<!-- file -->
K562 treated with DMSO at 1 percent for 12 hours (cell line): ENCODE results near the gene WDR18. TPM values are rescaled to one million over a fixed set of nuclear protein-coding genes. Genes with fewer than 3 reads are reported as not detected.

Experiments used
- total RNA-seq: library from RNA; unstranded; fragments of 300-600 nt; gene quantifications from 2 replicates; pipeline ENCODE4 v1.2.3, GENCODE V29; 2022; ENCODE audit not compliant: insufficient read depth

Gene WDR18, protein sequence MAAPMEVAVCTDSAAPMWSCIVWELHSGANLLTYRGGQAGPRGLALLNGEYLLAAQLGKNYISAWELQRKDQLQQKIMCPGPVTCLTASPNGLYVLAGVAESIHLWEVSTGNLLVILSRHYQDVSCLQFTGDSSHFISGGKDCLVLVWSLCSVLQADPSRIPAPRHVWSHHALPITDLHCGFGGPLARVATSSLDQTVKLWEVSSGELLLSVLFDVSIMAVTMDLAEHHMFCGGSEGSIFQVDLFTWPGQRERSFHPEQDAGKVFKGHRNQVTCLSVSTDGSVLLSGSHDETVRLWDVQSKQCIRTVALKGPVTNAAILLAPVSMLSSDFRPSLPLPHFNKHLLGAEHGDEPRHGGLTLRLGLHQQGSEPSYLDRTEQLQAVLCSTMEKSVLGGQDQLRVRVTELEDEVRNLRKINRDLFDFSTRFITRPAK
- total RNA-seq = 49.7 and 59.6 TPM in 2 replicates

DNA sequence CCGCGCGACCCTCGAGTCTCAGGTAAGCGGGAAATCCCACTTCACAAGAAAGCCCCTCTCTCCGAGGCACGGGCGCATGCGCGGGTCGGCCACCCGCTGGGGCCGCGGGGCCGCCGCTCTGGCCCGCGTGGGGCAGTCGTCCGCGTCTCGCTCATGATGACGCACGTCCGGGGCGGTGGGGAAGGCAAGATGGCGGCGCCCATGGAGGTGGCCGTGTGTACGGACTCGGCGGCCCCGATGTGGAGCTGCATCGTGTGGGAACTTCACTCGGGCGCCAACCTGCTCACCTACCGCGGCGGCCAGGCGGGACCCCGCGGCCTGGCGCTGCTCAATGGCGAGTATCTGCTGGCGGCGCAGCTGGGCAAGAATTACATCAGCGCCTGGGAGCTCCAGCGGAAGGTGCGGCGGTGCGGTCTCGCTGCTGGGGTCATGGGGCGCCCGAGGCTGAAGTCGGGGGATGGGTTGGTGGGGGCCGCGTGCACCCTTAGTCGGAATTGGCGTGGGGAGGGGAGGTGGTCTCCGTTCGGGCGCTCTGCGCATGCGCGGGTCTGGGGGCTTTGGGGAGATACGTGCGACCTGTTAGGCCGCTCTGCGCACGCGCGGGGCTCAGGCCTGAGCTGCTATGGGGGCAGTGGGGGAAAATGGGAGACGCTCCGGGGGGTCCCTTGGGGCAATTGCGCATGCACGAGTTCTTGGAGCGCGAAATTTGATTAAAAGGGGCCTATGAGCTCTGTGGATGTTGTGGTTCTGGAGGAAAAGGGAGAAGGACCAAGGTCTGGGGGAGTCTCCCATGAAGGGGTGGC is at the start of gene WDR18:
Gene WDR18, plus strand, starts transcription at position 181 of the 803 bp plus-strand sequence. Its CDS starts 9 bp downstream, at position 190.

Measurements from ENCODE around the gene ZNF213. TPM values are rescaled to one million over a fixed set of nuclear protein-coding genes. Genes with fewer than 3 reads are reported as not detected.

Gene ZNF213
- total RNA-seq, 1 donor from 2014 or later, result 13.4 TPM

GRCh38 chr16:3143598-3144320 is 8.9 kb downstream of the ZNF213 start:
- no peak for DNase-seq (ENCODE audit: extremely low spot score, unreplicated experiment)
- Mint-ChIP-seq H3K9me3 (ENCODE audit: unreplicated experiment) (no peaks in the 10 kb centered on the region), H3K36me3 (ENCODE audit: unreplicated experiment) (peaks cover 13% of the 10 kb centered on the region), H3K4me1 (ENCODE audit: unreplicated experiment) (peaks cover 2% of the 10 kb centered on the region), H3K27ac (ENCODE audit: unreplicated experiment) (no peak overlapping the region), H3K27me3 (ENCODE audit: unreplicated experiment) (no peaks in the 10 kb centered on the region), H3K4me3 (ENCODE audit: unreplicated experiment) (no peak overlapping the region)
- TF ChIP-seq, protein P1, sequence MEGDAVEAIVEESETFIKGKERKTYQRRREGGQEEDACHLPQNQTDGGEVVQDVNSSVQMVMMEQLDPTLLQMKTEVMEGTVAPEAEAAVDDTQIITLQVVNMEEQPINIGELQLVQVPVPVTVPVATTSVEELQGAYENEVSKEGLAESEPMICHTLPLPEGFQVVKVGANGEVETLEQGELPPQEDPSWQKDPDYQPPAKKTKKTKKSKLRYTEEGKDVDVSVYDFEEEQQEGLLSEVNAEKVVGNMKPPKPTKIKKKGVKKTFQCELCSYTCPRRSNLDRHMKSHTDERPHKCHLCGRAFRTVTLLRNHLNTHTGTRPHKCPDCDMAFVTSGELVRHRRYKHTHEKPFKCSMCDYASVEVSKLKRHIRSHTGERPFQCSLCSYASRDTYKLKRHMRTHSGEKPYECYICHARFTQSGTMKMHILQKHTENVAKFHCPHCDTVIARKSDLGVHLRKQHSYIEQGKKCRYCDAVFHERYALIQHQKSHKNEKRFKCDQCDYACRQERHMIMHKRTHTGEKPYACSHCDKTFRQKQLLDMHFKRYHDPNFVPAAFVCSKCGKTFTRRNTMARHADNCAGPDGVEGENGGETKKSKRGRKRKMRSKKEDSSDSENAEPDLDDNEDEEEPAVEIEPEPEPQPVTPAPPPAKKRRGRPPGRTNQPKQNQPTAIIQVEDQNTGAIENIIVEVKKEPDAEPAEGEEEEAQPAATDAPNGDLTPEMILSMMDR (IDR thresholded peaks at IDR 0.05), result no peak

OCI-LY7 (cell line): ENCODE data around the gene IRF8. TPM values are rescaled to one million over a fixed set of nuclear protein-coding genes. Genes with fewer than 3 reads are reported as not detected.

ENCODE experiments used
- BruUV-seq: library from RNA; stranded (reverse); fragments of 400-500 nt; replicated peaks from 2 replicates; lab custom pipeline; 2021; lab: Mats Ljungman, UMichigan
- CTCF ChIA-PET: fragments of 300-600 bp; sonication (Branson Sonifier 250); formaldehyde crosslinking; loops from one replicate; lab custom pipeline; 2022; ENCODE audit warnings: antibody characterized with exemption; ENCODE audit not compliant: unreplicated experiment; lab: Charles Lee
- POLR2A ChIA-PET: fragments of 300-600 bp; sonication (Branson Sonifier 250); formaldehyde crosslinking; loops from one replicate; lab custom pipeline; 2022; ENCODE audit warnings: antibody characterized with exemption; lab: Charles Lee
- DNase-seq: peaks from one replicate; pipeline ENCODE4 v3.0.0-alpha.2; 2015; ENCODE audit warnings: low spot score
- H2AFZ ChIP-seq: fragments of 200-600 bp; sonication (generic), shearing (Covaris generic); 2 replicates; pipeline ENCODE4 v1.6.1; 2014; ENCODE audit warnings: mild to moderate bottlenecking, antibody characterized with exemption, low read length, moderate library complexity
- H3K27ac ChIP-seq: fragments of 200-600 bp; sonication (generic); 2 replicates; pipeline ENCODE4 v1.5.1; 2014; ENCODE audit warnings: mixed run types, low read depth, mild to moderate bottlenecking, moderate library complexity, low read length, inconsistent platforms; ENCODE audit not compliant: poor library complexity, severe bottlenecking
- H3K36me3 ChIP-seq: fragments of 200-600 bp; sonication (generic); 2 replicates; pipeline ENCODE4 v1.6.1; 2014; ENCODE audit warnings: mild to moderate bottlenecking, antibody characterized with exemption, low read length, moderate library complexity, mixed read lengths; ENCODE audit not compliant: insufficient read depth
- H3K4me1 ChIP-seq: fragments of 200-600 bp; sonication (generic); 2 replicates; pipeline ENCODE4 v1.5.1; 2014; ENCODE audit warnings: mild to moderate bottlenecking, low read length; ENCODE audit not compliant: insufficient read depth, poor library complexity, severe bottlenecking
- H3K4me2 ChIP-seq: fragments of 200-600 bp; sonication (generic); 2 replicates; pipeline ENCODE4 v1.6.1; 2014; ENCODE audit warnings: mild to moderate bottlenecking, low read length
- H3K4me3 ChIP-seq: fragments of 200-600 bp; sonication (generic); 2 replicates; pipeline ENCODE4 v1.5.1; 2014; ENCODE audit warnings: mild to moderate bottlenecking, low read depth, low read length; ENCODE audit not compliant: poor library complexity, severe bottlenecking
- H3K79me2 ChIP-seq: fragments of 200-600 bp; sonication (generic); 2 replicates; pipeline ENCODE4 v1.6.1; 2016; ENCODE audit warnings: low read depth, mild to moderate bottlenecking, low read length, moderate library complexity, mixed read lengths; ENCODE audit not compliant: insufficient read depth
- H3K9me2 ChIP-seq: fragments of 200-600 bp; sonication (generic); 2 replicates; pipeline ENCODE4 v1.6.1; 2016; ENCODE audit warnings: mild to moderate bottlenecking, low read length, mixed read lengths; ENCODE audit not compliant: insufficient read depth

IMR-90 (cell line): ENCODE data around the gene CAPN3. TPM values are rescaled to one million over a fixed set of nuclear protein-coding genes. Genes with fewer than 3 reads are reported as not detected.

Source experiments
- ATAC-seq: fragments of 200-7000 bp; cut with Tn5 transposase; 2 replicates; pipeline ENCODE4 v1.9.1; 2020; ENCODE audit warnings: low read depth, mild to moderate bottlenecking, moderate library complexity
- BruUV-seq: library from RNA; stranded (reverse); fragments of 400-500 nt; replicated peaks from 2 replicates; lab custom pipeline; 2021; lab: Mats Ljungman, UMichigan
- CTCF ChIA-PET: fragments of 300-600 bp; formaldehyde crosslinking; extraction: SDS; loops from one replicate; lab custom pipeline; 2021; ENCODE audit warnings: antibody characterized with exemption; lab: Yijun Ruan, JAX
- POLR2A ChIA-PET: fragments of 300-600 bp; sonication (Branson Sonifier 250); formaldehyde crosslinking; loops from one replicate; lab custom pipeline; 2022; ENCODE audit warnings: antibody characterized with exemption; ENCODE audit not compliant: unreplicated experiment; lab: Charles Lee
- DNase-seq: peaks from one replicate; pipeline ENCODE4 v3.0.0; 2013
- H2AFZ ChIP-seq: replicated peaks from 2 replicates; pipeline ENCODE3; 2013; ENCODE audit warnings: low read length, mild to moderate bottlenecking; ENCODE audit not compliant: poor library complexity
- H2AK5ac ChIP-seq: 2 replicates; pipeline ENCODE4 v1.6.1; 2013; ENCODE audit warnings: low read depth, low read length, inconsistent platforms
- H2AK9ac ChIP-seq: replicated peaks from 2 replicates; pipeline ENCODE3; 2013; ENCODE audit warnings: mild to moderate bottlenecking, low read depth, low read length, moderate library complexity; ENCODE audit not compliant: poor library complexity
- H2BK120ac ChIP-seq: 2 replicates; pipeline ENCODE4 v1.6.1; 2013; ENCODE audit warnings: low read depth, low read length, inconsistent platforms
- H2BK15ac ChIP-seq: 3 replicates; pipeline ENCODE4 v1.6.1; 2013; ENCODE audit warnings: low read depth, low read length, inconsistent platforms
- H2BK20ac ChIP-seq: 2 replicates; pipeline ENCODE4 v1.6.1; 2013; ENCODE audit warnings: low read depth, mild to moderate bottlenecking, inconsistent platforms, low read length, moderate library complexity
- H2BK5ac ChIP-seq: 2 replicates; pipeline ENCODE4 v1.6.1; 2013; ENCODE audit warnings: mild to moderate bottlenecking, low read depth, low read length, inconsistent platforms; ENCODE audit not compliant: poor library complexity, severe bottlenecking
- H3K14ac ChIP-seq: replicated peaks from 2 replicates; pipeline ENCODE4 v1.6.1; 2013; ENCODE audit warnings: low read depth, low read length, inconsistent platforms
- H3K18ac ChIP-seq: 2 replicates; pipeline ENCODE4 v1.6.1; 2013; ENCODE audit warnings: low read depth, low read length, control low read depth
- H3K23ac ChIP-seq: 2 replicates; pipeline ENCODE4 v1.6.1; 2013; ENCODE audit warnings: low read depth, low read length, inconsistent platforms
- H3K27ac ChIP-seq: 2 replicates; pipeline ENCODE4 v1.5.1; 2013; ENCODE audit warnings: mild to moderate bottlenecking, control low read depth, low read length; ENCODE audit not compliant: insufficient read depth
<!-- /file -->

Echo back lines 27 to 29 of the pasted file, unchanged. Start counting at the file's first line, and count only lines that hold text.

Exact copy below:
- H3K79me2 ChIP-seq: fragments of 200-600 bp; sonication (generic); 2 replicates; pipeline ENCODE4 v1.6.1; 2016; ENCODE audit warnings: low read depth, mild to moderate bottlenecking, low read length, moderate library complexity, mixed read lengths; ENCODE audit not compliant: insufficient read depth
- H3K9me2 ChIP-seq: fragments of 200-600 bp; sonication (generic); 2 replicates; pipeline ENCODE4 v1.6.1; 2016; ENCODE audit warnings: mild to moderate bottlenecking, low read length, mixed read lengths; ENCODE audit not compliant: insufficient read depth

IMR-90 (cell line): ENCODE data around the gene CAPN3. TPM values are rescaled to one million over a fixed set of nuclear protein-coding genes. Genes with fewer than 3 reads are reported as not detected.